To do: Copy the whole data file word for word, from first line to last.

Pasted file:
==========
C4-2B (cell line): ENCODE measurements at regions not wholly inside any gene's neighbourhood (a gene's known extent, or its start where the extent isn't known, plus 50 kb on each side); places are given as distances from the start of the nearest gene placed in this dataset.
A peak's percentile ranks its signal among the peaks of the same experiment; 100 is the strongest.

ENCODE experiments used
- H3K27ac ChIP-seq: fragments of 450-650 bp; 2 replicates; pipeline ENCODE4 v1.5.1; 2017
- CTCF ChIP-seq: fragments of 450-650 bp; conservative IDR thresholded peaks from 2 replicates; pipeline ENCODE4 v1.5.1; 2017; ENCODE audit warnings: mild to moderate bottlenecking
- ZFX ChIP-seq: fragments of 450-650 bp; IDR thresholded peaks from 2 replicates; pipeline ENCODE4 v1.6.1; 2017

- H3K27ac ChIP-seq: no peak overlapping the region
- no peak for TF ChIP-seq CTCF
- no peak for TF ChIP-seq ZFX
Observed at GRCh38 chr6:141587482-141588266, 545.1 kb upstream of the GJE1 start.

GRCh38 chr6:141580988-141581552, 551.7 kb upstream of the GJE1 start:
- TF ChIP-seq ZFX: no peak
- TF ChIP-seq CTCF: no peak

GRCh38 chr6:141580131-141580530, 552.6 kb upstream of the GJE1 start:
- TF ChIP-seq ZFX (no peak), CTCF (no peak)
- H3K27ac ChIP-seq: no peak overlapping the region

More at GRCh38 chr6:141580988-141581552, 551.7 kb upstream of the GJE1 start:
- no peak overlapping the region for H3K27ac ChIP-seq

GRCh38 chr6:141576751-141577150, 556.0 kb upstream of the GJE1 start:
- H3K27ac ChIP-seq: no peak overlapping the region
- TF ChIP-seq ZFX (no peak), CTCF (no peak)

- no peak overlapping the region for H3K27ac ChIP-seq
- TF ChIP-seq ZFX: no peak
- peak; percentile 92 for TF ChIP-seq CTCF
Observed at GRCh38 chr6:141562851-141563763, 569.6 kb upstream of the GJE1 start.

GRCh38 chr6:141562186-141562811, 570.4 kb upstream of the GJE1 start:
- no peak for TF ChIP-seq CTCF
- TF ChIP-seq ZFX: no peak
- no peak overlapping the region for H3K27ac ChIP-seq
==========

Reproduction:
C4-2B (cell line): ENCODE measurements at regions not wholly inside any gene's neighbourhood (a gene's known extent, or its start where the extent isn't known, plus 50 kb on each side); places are given as distances from the start of the nearest gene placed in this dataset.
A peak's percentile ranks its signal among the peaks of the same experiment; 100 is the strongest.

ENCODE experiments used
- H3K27ac ChIP-seq: fragments of 450-650 bp; 2 replicates; pipeline ENCODE4 v1.5.1; 2017
- CTCF ChIP-seq: fragments of 450-650 bp; conservative IDR thresholded peaks from 2 replicates; pipeline ENCODE4 v1.5.1; 2017; ENCODE audit warnings: mild to moderate bottlenecking
- ZFX ChIP-seq: fragments of 450-650 bp; IDR thresholded peaks from 2 replicates; pipeline ENCODE4 v1.6.1; 2017

- H3K27ac ChIP-seq: no peak overlapping the region
- no peak for TF ChIP-seq CTCF
- no peak for TF ChIP-seq ZFX
Observed at GRCh38 chr6:141587482-141588266, 545.1 kb upstream of the GJE1 start.

GRCh38 chr6:141580988-141581552, 551.7 kb upstream of the GJE1 start:
- TF ChIP-seq ZFX: no peak
- TF ChIP-seq CTCF: no peak

GRCh38 chr6:141580131-141580530, 552.6 kb upstream of the GJE1 start:
- TF ChIP-seq ZFX (no peak), CTCF (no peak)
- H3K27ac ChIP-seq: no peak overlapping the region

More at GRCh38 chr6:141580988-141581552, 551.7 kb upstream of the GJE1 start:
- no peak overlapping the region for H3K27ac ChIP-seq

GRCh38 chr6:141576751-141577150, 556.0 kb upstream of the GJE1 start:
- H3K27ac ChIP-seq: no peak overlapping the region
- TF ChIP-seq ZFX (no peak), CTCF (no peak)

- no peak overlapping the region for H3K27ac ChIP-seq
- TF ChIP-seq ZFX: no peak
- peak; percentile 92 for TF ChIP-seq CTCF
Observed at GRCh38 chr6:141562851-141563763, 569.6 kb upstream of the GJE1 start.

GRCh38 chr6:141562186-141562811, 570.4 kb upstream of the GJE1 start:
- no peak for TF ChIP-seq CTCF
- TF ChIP-seq ZFX: no peak
- no peak overlapping the region for H3K27ac ChIP-seq